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Joseph Agar (1761-1847)

Joseph Agar was born at Kilburn in Yorkshire, the son of Anglican parents. At the age of fourteen he was apprenticed to a currier in York where he came under the influence of the Anglican minister William Richardson. Agar began to attend Methodist worship at the age of nineteen and was converted four years later after he moved to London.

Agar joined the City Road society and was a member of a class led by the prominent itinerant John Atlay. Signs of worsening health forced him to move back to York where in 1787 he married Miss Hawkeswell, the daughter of a local Methodist. They went on to have eight children, three of whom survived to maturity. Their son Joseph became a Methodist minister.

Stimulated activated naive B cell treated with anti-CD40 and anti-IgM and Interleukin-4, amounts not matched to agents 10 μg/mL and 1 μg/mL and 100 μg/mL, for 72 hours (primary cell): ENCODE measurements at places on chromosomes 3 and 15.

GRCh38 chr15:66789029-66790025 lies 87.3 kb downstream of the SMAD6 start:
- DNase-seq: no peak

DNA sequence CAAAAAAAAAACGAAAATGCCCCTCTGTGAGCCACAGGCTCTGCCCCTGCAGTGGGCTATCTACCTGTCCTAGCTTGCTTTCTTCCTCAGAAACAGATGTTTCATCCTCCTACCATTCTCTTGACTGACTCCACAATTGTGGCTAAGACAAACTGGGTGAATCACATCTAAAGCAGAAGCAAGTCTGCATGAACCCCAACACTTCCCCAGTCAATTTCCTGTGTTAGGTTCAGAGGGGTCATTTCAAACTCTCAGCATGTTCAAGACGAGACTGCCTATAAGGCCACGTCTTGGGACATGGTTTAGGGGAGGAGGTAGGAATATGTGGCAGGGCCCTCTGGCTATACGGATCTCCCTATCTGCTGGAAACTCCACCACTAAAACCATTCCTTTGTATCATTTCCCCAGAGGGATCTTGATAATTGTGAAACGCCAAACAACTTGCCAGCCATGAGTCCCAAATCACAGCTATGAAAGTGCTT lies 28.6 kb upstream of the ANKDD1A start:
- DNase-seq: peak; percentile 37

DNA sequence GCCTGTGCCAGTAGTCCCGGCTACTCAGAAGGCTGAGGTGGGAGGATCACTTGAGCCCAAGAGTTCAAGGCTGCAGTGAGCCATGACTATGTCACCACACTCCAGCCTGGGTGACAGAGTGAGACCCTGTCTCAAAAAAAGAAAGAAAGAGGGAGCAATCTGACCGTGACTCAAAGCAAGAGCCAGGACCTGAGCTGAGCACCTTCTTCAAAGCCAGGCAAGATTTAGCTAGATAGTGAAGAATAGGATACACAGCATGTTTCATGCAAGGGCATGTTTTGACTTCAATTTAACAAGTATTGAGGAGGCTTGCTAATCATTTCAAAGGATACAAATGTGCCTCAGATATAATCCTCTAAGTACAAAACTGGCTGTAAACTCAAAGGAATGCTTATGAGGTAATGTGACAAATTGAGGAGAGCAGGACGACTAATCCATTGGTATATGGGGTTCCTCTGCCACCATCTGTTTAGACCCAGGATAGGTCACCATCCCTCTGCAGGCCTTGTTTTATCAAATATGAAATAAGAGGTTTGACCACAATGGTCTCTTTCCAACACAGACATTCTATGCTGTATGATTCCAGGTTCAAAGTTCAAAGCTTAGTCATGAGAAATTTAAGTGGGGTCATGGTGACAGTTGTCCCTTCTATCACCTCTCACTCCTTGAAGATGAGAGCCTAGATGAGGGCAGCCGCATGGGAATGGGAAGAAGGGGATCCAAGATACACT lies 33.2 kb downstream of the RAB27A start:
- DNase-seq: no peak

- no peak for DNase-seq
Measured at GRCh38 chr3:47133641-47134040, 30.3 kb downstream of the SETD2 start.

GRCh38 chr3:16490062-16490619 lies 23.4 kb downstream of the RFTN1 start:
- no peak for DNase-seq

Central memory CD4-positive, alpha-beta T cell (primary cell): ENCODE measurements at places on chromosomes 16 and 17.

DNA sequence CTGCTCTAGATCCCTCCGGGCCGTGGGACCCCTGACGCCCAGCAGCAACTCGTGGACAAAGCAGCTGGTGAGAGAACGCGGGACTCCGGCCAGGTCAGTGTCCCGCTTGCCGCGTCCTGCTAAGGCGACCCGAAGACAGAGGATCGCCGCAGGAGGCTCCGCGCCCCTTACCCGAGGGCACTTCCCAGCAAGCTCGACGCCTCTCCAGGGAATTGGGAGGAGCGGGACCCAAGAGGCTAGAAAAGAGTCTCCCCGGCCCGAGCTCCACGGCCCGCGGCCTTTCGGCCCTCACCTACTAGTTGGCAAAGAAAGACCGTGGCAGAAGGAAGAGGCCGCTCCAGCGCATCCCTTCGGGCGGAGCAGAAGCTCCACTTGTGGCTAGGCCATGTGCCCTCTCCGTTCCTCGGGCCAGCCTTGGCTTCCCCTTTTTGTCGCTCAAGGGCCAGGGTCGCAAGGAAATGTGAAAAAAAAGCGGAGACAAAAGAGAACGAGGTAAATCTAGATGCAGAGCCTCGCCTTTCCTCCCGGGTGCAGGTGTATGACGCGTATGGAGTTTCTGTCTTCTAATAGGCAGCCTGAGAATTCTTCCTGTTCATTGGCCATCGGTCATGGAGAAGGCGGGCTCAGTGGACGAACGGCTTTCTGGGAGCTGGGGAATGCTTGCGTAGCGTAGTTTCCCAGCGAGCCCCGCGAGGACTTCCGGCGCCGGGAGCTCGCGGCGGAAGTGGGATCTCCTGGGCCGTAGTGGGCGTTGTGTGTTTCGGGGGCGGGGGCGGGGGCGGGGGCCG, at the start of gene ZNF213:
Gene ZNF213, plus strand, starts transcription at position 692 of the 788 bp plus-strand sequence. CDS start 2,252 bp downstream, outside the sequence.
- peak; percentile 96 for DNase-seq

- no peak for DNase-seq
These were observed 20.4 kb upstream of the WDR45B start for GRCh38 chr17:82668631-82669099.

Agar prospered in business and was a generous benefactor of all worthy causes regardless of denominational alleigance. He also acted as a trustee of several chapels in York and the surrounding circuit.

In the year before Wesley's death, Agar accompanied him on a visit to Whitby. He was also on close terms with many itinerant preachers including Joseph Pilmore, John Atlay, John Pawson, Jabez Bunting  and Henry Moore. Agar served as circuit steward for twenty years and was a long-time member of the important Committee of Privileges and General Missionary Committee of Review.

Agar was prominent in business and civic affairs in his city of adoption. He was elected Sheriff in 1812, which was an unusual distinction for a Methodist.

Source: Arminian Magazine 1850, 1121-1129 and Glimpses of Early Methodism in York by John Lyth (York 1885),167-168

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